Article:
27 Nov

Millionth Sight Elk at Jumping Horse Ranch with Montana Way Outfitters Part 1

Steven K. Ledin,

The first morning of the hunt is the time when you find out what will be and might be expected of you, mostly in physicality, but also in clothing and gear. You don't know the exact terrain you'll be hunting in, how you will get there, how hard it will be to walk, how long will you be walking like that. Add temperature extremes and extreme daily temperature fluctuation, with or without snow or rain and traction, and the clothing factor plays significantly.

The first morning at Jumping Horse Ranch with Montana Way Outfitters was darn comfortable. Nice bed, bathroom, breakfast. A history of this land goes back generations. Wapiti mountain was a mile or so away. That, and the surrounding mountains and valleys is where we would hunt elk, mulies, whitetail, and wolves. Four of us had wolf tags, but to even see one would be special.

We were with EOTech and the Millionth Sight. John and Ed from EOTech are friends and former hunting companions. John (JB) is usually the tallest giant in the room, and Ed, not so much, but more of a hard metal fireplug. Great companions, hunting or not.

First morning hunt. Jeff was guiding. My Tenzing 2200 backpack adjusted easily for the most comfortable and evenly distributed load possible. Very clever design developed by users that obviously knew what they wanted. Superb product with great zippers. Remember, if you get a bigger pack, you'll probably put a lot more stuff in it. Great, but then you have to carry the darn thing. I like moving with catlike swiftness. Ha. I was in and out of this pack so much in the last week it's been in my dreams. We went up to just under 8,000 feet. The ranch is about 5,500. It's hard to walk on the impossibly angled side of a mountain horizontally. Like walking across a steep roof. Except it's for miles, with some severe and precarious ups and downs, with rocks and snow and unsure footing and roots and …. It's hard to believe I didn't fall that first morning.

This was my first time hunting after throat cancer. Radiation cooked all my salivary glands. I tell you this because this changed my priorities during a hunt. Now, number one was to have water with me. It feels like I have been swallowing sand. I recently mentioned this in a video I did, and I didn't quantify completely why I said this. The other reasons were to mention how important it is for folks to bring any prescription drugs with them, and to mention to your hunting companions what to do and who to call in case of any health emergency.

I used a BLACKHAWK! Hydrastorm hydration pack. I usually don't like using hydration packs, but from now on, I suppose I have no choice. Throughout the whole trip I relied mightily on it, and only once did it not work, when the drinking tube and bite valve froze completely.

I carried a Remington R-25 in .308 with a CMC trigger and a superb Troy TRX 308 Battlerail handguard. I needed a full 1913 rail on the top of my forend because I test a lot of weighty thermal and night vision clip-on units on this rifle that are heavy and have a tendency to rotate with the weight. Although the Troy free float tube locks tightly against the barrel nut to prevent rotation, I made an insurance part out of a Weaver Offset Rail Adapter that secured both parts. I screwed in and locktited just one piece of Pic on the forend rail for a light on the left side, may I have needed it, but I also drilled and tapped the forend and installed a standard sling swivel stud. I used a prototype of the new OPMOD CUSS for a sling. Not yet out.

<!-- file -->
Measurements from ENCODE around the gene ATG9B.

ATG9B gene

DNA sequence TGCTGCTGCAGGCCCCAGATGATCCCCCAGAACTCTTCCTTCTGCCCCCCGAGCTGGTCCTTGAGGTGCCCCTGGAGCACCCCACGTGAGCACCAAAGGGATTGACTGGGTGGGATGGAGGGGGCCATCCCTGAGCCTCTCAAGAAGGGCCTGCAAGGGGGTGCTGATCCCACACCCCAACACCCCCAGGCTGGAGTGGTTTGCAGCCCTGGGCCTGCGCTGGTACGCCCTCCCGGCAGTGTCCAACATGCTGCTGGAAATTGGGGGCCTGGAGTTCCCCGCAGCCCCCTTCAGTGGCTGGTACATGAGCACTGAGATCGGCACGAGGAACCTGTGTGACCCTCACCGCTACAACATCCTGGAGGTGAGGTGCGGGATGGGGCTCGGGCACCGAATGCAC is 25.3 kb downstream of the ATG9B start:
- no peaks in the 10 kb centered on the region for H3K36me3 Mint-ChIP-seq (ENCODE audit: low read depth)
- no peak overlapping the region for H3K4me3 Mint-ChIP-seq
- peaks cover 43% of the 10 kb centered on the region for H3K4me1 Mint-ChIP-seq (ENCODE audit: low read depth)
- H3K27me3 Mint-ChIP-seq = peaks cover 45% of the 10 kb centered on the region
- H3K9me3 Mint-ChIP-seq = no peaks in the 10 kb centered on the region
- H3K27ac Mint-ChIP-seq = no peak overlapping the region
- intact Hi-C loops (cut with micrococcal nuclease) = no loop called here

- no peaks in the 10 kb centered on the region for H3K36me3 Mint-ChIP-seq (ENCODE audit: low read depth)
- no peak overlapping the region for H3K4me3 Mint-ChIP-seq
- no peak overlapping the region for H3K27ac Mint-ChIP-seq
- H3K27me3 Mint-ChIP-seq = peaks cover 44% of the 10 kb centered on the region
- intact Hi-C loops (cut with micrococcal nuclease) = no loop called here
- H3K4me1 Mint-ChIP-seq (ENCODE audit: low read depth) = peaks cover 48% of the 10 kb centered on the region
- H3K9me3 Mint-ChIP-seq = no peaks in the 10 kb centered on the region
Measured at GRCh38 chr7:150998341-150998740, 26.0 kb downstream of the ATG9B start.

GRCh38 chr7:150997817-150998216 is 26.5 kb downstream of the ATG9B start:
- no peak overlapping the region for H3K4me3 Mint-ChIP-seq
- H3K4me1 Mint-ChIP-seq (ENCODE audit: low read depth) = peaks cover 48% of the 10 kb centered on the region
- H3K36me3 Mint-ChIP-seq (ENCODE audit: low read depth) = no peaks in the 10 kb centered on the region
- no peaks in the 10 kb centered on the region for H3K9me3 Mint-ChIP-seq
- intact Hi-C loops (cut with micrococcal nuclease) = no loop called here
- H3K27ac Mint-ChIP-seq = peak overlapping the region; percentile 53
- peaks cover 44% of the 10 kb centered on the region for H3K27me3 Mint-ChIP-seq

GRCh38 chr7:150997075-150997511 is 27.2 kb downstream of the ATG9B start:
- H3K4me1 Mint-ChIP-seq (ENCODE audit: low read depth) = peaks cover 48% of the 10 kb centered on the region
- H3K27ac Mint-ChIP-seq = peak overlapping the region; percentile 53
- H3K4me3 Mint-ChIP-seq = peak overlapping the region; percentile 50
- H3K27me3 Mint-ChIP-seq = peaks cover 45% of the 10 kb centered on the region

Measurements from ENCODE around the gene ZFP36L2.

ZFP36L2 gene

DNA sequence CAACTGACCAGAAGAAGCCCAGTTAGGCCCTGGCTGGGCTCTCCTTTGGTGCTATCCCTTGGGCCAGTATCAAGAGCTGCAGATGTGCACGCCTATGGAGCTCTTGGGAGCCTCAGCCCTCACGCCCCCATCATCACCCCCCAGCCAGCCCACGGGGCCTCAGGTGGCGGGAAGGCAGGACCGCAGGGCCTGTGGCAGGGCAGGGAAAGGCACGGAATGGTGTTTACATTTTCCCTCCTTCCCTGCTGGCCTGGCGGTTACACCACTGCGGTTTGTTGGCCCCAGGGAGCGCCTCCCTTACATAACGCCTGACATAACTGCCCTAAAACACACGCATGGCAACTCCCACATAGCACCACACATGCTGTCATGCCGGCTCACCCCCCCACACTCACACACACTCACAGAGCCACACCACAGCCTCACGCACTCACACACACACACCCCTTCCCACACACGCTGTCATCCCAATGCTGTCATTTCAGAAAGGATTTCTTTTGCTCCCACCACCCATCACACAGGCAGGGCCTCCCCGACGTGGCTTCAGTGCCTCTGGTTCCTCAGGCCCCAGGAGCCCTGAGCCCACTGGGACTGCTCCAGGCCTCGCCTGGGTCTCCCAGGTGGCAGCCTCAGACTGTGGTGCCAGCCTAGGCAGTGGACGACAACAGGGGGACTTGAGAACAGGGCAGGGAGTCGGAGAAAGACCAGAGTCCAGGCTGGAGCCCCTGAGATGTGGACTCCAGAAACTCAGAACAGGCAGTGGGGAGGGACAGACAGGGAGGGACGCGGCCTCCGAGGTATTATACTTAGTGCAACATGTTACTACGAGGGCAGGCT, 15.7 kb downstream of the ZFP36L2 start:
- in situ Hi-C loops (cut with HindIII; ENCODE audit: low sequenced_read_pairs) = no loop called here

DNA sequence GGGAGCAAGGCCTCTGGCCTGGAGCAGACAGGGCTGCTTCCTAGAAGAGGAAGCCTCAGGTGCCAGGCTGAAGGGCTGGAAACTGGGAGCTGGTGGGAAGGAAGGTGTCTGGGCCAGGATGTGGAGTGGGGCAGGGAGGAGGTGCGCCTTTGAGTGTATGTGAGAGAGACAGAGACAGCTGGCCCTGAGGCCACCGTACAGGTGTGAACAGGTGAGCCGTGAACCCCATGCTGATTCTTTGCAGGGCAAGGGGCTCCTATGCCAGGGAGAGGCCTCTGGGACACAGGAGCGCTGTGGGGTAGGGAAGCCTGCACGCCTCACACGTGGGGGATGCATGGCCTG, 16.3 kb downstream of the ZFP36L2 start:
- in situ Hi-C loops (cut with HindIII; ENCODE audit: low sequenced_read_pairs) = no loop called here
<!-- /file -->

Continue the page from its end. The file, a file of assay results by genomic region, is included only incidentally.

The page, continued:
Federal Premium .308 180 grain Nosler Partition was my cartridge of choice. I like tough premium bullets.  I've killed dozens of beasts with Nosler Partitions, and it's always been my overall favorite bullet. I've never recovered one, even in large game, and I like exit holes in my critters.

First morning a few hours after sunrise Jeff and I heard a shot from where we thought JB and his guide Ray would be. And another shot. And again.Guide Ray is an unassuming stud who lives in a 14×20" cabin with his vivacious and loving wife Monica and beautiful baby Earl. And 7 dogs and 4 cats. Man, they grow people tough out there. Ray is so into the cowboy/mountain man life that he didn't even know about 9-11 until about 9-15. And he is at one with the animals as well as an artist and plays the cowboy harmonica. There should be more people so interesting and humble in the world.

I learned a lot that morning about how to cinch my Tenzing pack for the best balance. I thought of fullbacks busting through defenders with their low center of gravity and forward leaning stance to keep their balance. I learned that I have some conspicuously throbbing muscles poking out above my kneecaps from climbing. Never noticed them before. I learned that my lungs are good and I can suck small rocks off the ground when I inhale breaths the size of the volume of the Hindenburg. Not only is the oxygen content less up high, but I'm also an out of shape flatland desk jockey from Chicago. I learned to carry my gun on the side I'm NOT going to fall on. To make sure my toenails were cut so they didn't come out of the front of my boots after a few miles of Downhill. But still, blessed Downhill. Downhill, my friend.

I was layered from my skin out with the best clothing I have used so far. Quite an evolution of materials since I started hunting in the 60s. I was never good at keeping warm, even with every layer of clothing I've ever owned. New technology in underwear is growing almost as fast as your cellphone technology. I used the new Badlands Gear base layer. Soon to be on our site. Best I have ever used so far. And I've been experimenting with underwear purchases for years with lots of money it was hard to part with. This Badlands base layer had muscle mapping technology, a feature I never had much use for before, previous to the articles I read in a popular science magazine and a sports magazine about the experiments that conclude that muscle mapping and constriction in some places on your body increases performance. Besides, it feels good and I look like a superhero. Most importantly, it draws the moisture from my skin. If you have a compatible outer layer over that, like I did, the moisture goes out even farther. Water next to your skin after extreme physical exertion can literally be the kiss of death in freezing temperatures. My middle layers were from from Tru-Spec. I used a couple of the Gen III Level 2 ECWCS tops and bottoms. Remember, it you put cotton or any other dissimilar layer in between your new technology layers, you ruin the whole concept of taking the moisture from your skin and transferring it to the outermost layer. Sweating is ok, but freezing is not. New underwear technology is excellent, and I plan to do a video on the subject soon.